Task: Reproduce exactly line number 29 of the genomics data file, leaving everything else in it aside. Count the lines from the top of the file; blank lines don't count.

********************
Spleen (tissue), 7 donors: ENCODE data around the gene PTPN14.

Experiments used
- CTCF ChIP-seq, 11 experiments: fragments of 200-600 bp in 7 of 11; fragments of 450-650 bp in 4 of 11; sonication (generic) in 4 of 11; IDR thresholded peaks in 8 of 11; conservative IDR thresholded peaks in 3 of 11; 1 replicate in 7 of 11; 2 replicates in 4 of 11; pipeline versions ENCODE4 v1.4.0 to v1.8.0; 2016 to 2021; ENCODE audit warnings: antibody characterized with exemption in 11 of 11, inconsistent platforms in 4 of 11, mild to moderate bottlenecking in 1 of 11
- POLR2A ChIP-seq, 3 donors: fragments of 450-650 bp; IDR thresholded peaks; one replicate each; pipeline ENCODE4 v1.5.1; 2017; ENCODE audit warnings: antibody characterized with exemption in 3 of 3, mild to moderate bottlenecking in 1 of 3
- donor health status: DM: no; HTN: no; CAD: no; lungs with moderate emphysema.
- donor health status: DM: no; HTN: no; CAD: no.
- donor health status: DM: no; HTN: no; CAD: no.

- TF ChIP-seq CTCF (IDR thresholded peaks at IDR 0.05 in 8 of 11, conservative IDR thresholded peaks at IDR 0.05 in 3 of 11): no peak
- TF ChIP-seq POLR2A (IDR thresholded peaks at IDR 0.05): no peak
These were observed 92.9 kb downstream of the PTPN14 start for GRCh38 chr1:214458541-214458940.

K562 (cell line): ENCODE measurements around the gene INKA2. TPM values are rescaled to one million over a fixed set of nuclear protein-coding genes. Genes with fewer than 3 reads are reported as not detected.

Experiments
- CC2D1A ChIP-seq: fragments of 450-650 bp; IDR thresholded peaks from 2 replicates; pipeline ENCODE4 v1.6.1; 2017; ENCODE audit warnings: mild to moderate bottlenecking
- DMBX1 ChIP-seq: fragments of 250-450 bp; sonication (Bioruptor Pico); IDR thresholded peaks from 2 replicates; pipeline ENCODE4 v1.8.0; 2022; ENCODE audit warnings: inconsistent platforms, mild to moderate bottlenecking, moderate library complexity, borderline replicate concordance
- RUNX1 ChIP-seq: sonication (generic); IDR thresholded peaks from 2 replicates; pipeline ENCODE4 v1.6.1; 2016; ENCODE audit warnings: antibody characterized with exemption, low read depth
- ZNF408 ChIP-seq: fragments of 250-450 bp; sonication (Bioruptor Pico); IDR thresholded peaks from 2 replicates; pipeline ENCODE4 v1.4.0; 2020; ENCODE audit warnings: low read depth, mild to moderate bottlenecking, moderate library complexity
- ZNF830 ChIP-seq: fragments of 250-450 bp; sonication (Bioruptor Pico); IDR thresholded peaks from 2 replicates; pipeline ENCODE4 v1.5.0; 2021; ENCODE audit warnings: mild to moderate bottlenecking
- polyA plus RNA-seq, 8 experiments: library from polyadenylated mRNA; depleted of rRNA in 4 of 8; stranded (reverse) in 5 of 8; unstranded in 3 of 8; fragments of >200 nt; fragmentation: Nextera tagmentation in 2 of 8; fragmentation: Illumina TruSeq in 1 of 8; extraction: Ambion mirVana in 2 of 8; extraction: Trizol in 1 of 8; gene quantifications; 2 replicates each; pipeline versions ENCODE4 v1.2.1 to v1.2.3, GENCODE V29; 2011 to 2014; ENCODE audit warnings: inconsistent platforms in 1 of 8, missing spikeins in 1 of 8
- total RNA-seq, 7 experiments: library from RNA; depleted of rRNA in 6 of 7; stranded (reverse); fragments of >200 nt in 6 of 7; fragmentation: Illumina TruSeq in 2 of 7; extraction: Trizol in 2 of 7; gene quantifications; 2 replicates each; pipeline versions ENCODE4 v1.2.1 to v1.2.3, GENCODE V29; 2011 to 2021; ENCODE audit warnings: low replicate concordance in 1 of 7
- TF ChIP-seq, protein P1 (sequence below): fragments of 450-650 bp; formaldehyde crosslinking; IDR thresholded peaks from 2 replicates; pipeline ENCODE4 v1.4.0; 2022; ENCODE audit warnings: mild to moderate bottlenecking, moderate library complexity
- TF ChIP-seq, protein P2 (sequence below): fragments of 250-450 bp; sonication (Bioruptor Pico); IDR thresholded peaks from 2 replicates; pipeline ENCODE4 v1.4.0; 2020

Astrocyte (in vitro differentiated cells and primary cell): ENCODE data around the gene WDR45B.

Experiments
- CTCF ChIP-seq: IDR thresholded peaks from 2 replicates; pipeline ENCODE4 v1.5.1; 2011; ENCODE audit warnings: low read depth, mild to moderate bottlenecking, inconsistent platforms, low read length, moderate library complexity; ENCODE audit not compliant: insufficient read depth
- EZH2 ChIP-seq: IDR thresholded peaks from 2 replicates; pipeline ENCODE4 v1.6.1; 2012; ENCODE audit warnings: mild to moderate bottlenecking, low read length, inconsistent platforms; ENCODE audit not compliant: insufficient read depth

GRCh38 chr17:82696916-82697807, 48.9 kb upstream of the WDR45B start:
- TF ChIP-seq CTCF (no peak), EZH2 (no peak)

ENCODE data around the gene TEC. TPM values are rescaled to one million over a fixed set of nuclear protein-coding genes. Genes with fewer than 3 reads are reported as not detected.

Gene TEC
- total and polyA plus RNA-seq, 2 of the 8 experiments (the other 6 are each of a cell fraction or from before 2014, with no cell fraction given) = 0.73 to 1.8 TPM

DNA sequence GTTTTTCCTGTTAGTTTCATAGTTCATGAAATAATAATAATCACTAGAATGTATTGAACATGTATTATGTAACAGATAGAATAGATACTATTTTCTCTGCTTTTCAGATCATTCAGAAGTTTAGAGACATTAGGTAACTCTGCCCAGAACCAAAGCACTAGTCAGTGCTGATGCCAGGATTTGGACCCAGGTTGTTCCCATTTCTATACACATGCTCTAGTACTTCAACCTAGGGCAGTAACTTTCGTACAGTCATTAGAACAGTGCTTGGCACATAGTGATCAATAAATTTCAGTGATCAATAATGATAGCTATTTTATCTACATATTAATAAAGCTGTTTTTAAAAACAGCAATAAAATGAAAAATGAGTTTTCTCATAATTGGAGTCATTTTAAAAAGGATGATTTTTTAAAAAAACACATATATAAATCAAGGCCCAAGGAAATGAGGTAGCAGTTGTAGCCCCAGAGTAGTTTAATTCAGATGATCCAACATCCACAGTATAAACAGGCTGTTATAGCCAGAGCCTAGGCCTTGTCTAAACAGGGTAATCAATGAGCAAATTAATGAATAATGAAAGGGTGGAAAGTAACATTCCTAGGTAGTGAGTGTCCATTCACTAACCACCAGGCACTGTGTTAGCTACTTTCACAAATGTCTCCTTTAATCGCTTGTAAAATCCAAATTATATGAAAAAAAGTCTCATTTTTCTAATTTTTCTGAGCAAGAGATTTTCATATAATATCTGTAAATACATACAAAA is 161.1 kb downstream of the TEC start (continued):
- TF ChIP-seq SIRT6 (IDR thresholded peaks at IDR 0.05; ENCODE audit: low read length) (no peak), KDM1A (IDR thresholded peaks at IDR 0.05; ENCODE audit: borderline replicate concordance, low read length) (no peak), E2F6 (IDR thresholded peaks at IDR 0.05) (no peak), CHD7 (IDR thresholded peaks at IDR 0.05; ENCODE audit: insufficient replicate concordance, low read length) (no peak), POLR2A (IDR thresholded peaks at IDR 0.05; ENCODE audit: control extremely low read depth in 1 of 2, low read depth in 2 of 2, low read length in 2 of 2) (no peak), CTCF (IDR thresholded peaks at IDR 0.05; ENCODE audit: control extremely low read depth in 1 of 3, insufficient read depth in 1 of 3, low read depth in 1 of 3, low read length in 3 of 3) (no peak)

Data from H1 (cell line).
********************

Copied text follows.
Gene TEC